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Answer: The potential (relative to a point at infinity)

University Physics with Modern Physics (1) | 14th Edition | ISBN: 9780321973610 | Authors: Hugh D. Young Roger A. Freedman ISBN: 9780321973610 228

Solution for problem Q23.2 Chapter 23

University Physics with Modern Physics (1) | 14th Edition

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University Physics with Modern Physics (1) | 14th Edition | ISBN: 9780321973610 | Authors: Hugh D. Young Roger A. Freedman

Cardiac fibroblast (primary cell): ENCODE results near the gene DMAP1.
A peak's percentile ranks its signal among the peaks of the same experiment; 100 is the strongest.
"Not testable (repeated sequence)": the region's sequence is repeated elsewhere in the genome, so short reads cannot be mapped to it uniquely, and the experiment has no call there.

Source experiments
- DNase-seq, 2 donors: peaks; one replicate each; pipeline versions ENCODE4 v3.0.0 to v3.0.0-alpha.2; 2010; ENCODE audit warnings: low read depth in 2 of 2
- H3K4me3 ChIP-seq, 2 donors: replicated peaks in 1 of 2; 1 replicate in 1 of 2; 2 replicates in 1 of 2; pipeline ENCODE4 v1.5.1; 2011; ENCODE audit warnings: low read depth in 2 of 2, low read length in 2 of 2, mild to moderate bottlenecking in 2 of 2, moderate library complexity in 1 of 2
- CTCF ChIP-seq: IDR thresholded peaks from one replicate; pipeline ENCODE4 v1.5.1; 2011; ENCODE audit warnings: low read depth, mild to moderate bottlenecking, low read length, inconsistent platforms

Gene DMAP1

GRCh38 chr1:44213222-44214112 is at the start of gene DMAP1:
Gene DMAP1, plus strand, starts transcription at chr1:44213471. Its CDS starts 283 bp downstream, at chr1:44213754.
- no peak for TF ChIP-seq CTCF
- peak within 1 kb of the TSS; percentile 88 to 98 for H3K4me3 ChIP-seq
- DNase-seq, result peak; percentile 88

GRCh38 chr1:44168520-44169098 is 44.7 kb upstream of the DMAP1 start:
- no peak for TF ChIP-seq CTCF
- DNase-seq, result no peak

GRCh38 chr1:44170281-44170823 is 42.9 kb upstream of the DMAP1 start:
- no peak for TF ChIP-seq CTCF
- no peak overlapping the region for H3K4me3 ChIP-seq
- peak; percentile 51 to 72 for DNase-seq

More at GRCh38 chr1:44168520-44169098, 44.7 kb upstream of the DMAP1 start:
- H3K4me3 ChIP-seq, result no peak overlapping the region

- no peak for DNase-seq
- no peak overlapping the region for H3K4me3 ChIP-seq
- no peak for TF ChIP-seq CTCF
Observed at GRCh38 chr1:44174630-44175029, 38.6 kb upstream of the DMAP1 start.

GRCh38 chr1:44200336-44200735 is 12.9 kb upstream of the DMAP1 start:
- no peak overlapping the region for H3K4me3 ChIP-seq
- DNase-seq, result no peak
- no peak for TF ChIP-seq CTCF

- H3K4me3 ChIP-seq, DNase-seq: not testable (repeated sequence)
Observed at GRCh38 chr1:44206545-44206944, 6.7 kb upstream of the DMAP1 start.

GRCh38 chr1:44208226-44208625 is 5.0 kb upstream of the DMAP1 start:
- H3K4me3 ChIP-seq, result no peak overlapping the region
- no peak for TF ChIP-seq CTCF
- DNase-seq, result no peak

University Physics with Modern Physics (1) | 14th Edition

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Problem Q23.2

The potential (relative to a point at infinity) midway between two charges of equal magnitude and opposite sign is zero. Is it possible to bring a test charge from infinity to this midpoint in such a way that no work is done in any part of the displacement? If so, describe how it can be done. If it is not possible, explain why